Should Rush Limbaugh end his career

Rush Limbaugh died at the age of 70: what an extremely right-wing radio man leaves behind

It all started with a radio talk show in California, in Sacramento. Rush Limbaugh, previously a moderately successful DJ, began commenting on current affairs. Bold and polemical, sometimes like at the regulars' table, sometimes with puns, sometimes with verbal broadsides. Four years later, in 1988, he got a contract in New York. From then on, things took off until he was at the height of his career with 650 stations across the country Rush Limbaugh Show and reached almost 20 million listeners per week.

In Palm Beach, where he died of lung cancer Wednesday, he lived in an oceanfront mansion while making $ 85 million a year in his prime.

A success story like from an advertising brochure for the American Dream, the rise solely on its own. Above all, however, it is a story about the political division that the right-wing conservative ideologue helped to deepen.

Political infotainment

Every weekday, for three hours, Limbaugh gave his monologues. With these three hours, writes the Nebraska-born writer Kurt Andersen, "political infotainment" landed in the wrestling arena, based on the principle that everything is now allowed.

Right-wing media stars like Limbaugh, the political scientists Jacob Hacker and Paul Pierson teach in their book Let Them Eat Tweets, would have driven Republicans towards a tribal mindset.

In a wagon castle that hardly allows compromises with the Democrats, with members of the hostile tribe. In a bubble in which you only take in information that fits into your own view of the world.

Trump: "Brilliant, absolutely brilliant"

This development would not have been possible if the Federal Communications Commission, the federal agency responsible for issuing radio and television licenses, had not changed its rules in 1987. Until then, in the interests of objective reporting, the broadcasters were obliged to examine the pros and cons of controversial issues. After the so-called fairness doctrine had been cashed in under pressure from President Ronald Reagan, the time came for partisan moderators who no longer had to represent opposing views.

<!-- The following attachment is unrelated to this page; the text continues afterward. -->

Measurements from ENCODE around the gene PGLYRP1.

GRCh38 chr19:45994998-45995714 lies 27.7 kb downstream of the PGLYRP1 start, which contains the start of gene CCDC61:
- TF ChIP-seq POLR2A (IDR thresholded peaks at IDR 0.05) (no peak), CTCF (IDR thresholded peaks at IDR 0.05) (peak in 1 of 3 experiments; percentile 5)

Limbaugh was the pioneer, followed by many imitators, Don Imus, Mark Levin, Glenn Beck, Hugh Hewitt, Bill O'Reilly. It was his success on the radio, says Sean Hannity, currently the most influential of this group, that made Fox News possible, the news channel founded by Rupert Murdoch in 1996, on which the American conservatives soon saw something like their house broadcaster. So it was only logical that Hannity devoted his evening 60-minute television program exclusively to Limbaugh after the news of his death made the rounds on Wednesday.

Donald Trump called in from Florida to praise the deceased as "brilliant, absolutely brilliant".

In fact, the radio man paved the way for Trump by cultivating the marginalized and the harsh at the same time. It was Limbaugh who condemned political correctness and treated it with a language that was uninhibited.

He called women who fought for women's rights "Feminazis". Environmentalists became crazy about him, hugging trees. He cursed a student who campaigned for health insurances to pay for contraception as a prostitute before asking her to post videos of herself showing her having sex thanks to the pill. After all, as a taxpayer, he is asked to pay for it.

African-Americans, Latinos, and feminists, he said, expected government handouts to be paid for by hard-working white men. Like Trump later, Limbaugh railed against the allegedly unfair "mainstream media", which must be countered with one's own point of view - and with it the truth.

After all, it was Limbaugh who, shortly after Barack Obama's inauguration, declared that the man had not yet proven that he was an American citizen.

As if the radio talker had been his cue, Trump repeated the attempt to brand the first dark-skinned US president as a foreign body. Obama was perhaps not born on American soil at all, so that he is wrongly sitting in the Oval Office, he repeated the motive. In retrospect, the campaign in spring 2011 is considered a test run for the application for the White House.

Parallels to Trump

Limbaugh had something else in common with the billionaire, who likes himself in the role of the labor leader and tries to make the common people feel that he is fighting against the establishment for their interests. He too came from a well-off background. His parents belonged to the elite themselves, to the political elite of the state of Missouri - the father a lawyer with excellent contacts, his mother well connected in the Republican Party. (Frank Herrmann from Washington, February 18, 2021)